Zombies are the allegorical gift to global cinema that keeps on giving. They are in perpetual motion, always shambling or racing forward, the unread children of progress heralding the new world order from America, Great Britain, and now, South Korea. The walking dead’s own unique breed of disaster capitalism is freshly served in Yeon Sang-ho’s hyperactive, sling-shot of a movie Train To Busan, a fast food joint we’re all going to have to try and take a bite out of as it speeds past at 190mph.
Seok-woo is a workaholic fund manager with Tom Cruise hair and an inconvenient daughter, Su-an, who desperately wants her dad to take notice of her on her birthday. His ex-wife lives in Busan, one of two cities not to be occupied by the North during the first phase of the Korean War and defended by UN troops who set up a the Pusan Perimeter in 1950. Busan has always been a beacon of hope, one of the busiest seaports in the world and a gateway to Japan. Su-an is unimpressed by her sporadic father and wants to board a KTX train to see her estranged mother.
Director Yeon Sang-ho sets up the train journey like a classic disaster movie in the mold of The Cassandra Crossing or the Airport franchise. As we follow Seok-woo and Su-an to their luxury seats, we eavesdrop on disparate bunch of passengers loading up their bags completely unaware of the blood-curdling savagery they are all about to encounter. The good, the bad, and the ugly of Korean society are all aboard the high-speed train: a bastard CEO, a high-school baseball team, a pair of elderly sisters, a resourceful working class husband and his pregnant wife, and a homeless man derogatively referred to as “an odd person” by a fellow passenger.
As the train leaves the station, we catch glimpses of the unfolding infection mostly missed by the passengers due to their prejudice, or their own zombification, which occurs through their obsession with social media. When the outbreak hits the train it spreads like wild fire, the zombies cracking sinew and bones as a weird concoction of rigor mortis and athletic prowess turns them into ruthlessly effective killing machines. Like Snowpiercer before it, Train To Busan is a film about doors and separation, a closed society that is terrified of breaking conventions, the body politic scared of their own reflection. When the passengers flee between the carriages we see just how dysfunctional South Korean society really is.
Train To Busan of course tackles the rigorous class divide but also the cost of having an education system based upon students being test-ready rather than being equipped to adapt to different challenges. “To be a South Korean child ultimately is not about freedom, personal choice or happiness; it is about production, performance and obedience,” argues Yale academic See-Wong Koo. Su-an is an adorable sweetheart but her ability to adapt alongside some of the other passengers is what keeps them alive longer than those who can’t shake off the shackles of conformity.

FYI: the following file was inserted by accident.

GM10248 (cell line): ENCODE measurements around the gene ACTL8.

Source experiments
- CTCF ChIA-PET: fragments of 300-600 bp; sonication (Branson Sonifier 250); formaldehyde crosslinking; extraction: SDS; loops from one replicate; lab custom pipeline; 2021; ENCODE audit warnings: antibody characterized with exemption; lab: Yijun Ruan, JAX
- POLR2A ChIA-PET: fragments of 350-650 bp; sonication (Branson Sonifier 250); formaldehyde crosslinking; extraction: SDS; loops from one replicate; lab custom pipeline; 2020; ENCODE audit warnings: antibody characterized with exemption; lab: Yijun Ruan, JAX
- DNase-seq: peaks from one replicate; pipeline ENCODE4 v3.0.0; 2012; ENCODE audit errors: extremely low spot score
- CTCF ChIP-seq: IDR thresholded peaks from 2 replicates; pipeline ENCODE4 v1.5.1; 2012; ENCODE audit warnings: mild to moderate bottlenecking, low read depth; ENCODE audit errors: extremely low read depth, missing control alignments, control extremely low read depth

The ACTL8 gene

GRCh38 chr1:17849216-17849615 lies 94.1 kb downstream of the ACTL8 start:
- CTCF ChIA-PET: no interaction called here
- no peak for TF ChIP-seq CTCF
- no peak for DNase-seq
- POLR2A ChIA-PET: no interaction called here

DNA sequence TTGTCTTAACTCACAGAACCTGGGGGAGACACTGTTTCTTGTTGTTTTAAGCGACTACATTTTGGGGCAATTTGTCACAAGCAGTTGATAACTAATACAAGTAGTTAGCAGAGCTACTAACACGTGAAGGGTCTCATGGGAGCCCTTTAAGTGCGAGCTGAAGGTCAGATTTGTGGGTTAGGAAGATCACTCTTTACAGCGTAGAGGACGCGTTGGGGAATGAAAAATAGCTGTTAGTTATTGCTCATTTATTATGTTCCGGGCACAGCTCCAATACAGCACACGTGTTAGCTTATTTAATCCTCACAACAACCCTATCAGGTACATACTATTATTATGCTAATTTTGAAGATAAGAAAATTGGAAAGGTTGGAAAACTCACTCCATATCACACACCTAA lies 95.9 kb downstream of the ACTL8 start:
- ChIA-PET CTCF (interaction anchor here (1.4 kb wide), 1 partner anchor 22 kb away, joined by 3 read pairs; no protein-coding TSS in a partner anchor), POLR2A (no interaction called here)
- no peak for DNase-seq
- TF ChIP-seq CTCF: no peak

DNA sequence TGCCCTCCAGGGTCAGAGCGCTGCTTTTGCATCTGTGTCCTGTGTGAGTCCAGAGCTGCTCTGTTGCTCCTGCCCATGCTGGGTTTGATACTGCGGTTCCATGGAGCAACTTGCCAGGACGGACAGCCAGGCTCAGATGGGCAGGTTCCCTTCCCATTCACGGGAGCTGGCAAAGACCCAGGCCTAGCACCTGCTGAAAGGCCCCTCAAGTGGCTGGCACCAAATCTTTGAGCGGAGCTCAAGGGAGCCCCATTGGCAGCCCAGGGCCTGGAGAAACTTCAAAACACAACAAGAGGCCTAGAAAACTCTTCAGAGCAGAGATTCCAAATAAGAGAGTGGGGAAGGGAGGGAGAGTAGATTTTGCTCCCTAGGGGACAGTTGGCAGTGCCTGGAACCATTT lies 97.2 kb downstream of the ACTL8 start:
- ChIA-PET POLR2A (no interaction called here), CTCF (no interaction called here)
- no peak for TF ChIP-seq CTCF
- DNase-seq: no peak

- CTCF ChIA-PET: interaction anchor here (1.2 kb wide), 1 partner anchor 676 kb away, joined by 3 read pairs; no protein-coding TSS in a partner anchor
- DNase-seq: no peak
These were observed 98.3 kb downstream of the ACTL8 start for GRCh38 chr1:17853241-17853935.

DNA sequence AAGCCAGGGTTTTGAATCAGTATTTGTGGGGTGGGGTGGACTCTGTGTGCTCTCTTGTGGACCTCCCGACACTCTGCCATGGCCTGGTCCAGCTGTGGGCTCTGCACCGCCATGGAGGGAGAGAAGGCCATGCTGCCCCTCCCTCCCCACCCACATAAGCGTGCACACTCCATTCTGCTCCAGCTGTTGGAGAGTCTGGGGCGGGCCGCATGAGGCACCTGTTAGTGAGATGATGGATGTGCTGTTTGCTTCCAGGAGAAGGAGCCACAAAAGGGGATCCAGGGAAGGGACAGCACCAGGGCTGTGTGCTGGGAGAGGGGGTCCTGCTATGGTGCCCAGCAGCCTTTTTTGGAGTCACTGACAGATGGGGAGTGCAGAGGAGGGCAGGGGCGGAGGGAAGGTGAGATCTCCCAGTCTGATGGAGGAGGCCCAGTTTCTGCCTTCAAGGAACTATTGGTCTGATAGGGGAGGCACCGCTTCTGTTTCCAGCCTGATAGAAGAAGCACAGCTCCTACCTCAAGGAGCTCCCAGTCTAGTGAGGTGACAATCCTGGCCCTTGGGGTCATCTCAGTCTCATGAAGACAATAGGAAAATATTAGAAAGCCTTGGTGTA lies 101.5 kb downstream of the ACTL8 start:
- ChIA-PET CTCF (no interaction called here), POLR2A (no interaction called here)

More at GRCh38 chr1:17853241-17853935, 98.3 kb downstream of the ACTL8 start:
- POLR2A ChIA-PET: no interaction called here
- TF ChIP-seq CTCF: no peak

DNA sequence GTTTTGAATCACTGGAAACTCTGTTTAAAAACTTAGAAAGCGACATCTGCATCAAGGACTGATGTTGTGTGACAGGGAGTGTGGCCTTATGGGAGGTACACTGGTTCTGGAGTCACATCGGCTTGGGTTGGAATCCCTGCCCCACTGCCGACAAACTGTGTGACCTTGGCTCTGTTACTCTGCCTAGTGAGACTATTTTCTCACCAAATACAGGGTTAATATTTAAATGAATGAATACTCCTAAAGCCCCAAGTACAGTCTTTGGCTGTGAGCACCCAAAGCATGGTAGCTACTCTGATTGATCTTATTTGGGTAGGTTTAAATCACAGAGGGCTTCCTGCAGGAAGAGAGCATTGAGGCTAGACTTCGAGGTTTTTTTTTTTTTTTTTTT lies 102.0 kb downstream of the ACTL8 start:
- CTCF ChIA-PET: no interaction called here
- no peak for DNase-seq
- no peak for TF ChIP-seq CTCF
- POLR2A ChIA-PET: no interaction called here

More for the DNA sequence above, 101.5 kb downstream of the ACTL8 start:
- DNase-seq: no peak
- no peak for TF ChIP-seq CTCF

When we see zombies rain from the sky from of the landing skis of helicopters or when dozens of undead soldiers fall from the station onto the tracks, these deadly lemmings remind us of the atrocious suicide rate that South Korea’s brutally competitive education system helps to foster. The South Korean novelist Young Ha Kim wrote, “Suicide is the “No.1 cause of death for people between the ages of 10 and 30.” What Train To Busan does show us is the self-sacrifice of good people when confronted by horrific odds, reconnecting with society after it has been ripped apart and spat out by flesh eating monsters or resource gobbling, capitalist corporations that prize money over family.
If nothing else Train to Busan is a high-octane chase movie, a race against time to save not only people but also their very souls from rampant consumerism. When the high tech KTX train can’t make the final journey a trusty, working class diesel locomotive is sought to finish the job in a teeth clenching set piece. Just like in The Korean War the back breaking and dangerous physical work of the soldier, the farmer and the factory worker and not a smart phone in sight saved the nation.
American novelist Marianne Wiggins wrote: “What thrills me about trains is not their size or their equipment but the fact that they are moving, that they embody a connection between unseen places.” Train To Busan unites the classes divided by wealth and education as well as over six decades between past and present. When a soldier decides whether or not a silhouette in a tunnel is a person or not, the scene is reminiscent of Cross Of Iron, when a simple act of humanity could be the difference between salvation and damnation. As bloody and visceral as Train To Busan is, we find hope in the former.